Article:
Canadian Heritage Memorandum, December 8, 2020, ATIP A-2020-00498
Bill C-11’s Foundational Faults, Part Two: The Regulate-It-All Approach of Treating All Audio-Visual Content as a “Program”
My first post in a series on foundational faults in Bill C-11 focused on the virtually limitless reach of the CRTC’s jurisdictional power over audio-visual services. The starting point in the bill is that all audio-visual services anywhere in the world with some Canadian users or subscribers are subject to the Canadian jurisdiction and it will fall to the Commission to establish thresholds exempting some services from regulation. However, even with some exemptions, the Canadian approach will require registration and data disclosures, likely leading many services to block Canada altogether, reducing choice and increasing consumer cost.
The expansive approach in Bill C-11 isn’t limited to its jurisdictional reach, however. Not only does the law have few limits with respect to which services are regulated, it is similarly over-broad with respect to what is regulated, featuring definitions that loop all audio-visual content into the law by treating all audio-visual content as a “program” subject to potential regulation.
Lobby Harder: Canadian Heritage Minister Pablo Rodriguez Issues Industry Call to Action to Support Bill C-11
Canadian Heritage Minister Pablo Rodriguez appeared at the CMPA’s Prime Time conference last week, calling on the film, TV and broadcast sectors to become even more vocal in defending his Bill C-11. The bill, which has been the top lobbying priority of the sector for years, opens the door to regulating user generated content and asserts jurisdiction over all audio-visual services worldwide. There are several elements worth noting in the question-and-answer session with Rodriguez, not the least of which is the insistence on inaccurately claiming the new bill addresses concerns with regulating user generated content. When asked about the issue, Rodriguez responded:
Bill C-11’s Foundational Faults, Part One: The Nearly Unlimited Global Reach of CRTC Jurisdiction Over Internet Audio-Visual Services
My initial post on Bill C-11, Canadian Heritage Minister Pablo Rodriguez’s follow-up to Bill C-10, focused on the implications for user generated content. That post – along with this week’s Law Bytes podcast – notes that despite assurances that regulating user generated content is off the table, the reality is that the bill leaves the door open to CRTC regulation. Indeed, the so-called Online Streaming Act features an exception that means everything from podcasts to TikTok videos fit within the CRTC the power to regulate such content as a “program”. While this issue will rightly garner significant attention, it is not the only fault that lies at the very foundation of the bill.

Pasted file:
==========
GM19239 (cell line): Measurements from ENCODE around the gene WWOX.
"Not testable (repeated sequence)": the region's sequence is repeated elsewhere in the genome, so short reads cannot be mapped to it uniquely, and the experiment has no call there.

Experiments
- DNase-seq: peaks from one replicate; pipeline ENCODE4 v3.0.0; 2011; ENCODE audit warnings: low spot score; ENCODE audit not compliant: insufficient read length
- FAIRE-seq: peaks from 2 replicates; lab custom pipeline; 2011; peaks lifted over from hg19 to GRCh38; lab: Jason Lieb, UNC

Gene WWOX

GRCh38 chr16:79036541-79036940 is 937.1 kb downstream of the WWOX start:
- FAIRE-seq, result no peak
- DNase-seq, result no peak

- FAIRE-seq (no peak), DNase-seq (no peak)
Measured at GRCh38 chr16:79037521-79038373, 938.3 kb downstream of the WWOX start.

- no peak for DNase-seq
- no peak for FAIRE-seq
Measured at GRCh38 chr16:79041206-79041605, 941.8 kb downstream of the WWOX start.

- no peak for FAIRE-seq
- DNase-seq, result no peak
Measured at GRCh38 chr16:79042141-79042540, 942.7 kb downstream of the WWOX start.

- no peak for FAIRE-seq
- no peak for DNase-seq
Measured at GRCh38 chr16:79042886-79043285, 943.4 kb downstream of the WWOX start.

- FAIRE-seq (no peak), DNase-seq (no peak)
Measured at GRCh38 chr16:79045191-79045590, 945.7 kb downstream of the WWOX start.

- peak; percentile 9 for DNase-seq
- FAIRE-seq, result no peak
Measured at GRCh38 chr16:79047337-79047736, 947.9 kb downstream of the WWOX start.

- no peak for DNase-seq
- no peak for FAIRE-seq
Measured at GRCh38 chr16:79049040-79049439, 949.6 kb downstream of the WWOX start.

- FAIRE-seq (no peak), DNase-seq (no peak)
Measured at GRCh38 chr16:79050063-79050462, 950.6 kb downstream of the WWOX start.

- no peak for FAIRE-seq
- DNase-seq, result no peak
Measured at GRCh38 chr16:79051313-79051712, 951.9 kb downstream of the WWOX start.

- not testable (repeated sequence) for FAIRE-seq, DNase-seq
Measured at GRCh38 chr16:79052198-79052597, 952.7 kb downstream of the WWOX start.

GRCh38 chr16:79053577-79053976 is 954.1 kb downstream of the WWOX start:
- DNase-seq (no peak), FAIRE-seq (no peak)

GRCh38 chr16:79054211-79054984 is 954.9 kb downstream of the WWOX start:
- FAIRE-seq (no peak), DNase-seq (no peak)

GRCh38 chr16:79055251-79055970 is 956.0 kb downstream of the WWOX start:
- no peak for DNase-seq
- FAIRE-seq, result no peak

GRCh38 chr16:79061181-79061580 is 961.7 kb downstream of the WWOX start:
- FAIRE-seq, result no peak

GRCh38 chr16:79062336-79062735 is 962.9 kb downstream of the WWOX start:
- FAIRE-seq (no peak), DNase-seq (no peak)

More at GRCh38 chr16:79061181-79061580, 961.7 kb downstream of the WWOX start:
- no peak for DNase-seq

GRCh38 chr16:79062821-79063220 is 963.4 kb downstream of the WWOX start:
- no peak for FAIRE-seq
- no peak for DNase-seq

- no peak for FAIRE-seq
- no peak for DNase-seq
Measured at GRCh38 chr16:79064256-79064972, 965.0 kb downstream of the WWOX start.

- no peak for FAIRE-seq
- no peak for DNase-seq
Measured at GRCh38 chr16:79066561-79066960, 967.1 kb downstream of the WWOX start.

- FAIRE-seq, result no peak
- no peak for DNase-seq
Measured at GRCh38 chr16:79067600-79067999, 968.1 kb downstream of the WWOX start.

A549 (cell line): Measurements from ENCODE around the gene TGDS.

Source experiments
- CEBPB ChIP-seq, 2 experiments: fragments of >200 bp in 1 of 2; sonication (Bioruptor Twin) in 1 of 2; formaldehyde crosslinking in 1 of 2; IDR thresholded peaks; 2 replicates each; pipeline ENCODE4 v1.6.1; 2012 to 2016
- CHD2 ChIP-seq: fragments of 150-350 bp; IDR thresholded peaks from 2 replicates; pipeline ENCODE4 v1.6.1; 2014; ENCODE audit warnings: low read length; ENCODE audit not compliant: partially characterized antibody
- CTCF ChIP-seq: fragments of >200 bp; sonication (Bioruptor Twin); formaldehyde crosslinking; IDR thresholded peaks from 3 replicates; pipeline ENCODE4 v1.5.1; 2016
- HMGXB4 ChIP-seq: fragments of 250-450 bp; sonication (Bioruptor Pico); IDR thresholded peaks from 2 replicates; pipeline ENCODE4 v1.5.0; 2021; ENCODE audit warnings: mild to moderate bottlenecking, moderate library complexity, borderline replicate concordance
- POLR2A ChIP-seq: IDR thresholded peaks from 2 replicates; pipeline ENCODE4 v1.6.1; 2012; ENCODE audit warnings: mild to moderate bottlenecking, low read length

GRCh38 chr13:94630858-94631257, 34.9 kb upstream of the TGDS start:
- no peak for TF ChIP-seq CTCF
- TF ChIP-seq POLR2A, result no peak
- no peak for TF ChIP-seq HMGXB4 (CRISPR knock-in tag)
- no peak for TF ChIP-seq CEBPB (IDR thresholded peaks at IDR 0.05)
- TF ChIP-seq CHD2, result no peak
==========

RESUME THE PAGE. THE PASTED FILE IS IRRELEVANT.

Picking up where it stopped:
The Law Bytes Podcast, Episode 116: Is This Podcast a Program Subject to CRTC Regulation Under Bill C-11?
The government’s Internet regulation plans were back on the agenda last week as a “what we heard report” was released on online harms and Bill C-11 – the sequel to last year’s controversial Bill C-10 – was introduced by Canadian Heritage Minister Pablo Rodriguez. The Law Bytes podcast will devote several episodes to the bill in the coming months. For this week, however, rather than inviting a guest to discuss a bill that people are still assessing, I appear solo and walk through the bill’s provisions involving user generated content. The podcast also highlights several ongoing concerns involving the near-unlimited jurisdictional scope of the bill, the considerable uncertainty for all stakeholders, the misplaced trust in the CRTC, and the weak evidentiary case for the bill.
Not Ready for Prime Time: Why Bill C-11 Leaves the Door Open to CRTC Regulation of User Generated Content
Canadian Heritage Minister Pablo Rodriguez introduced the much-anticipated sequel to Bill C-10 yesterday. The minister and his department insisted that the new Bill C-11 addressed the concerns raised with Bill C-10 and that Canadians could be assured that regulating user generated content is off the table. Unfortunately, that simply isn’t the case. The new bill, now billed the Online Streaming Act, restores one exception but adds a new one, leaving the door open for CRTC regulation. Indeed, for all the talk that user generated content is out, the truth is that everything from podcasts to TikTok videos fit neatly into the new exception that gives the CRTC the power to regulate such content as a “program”.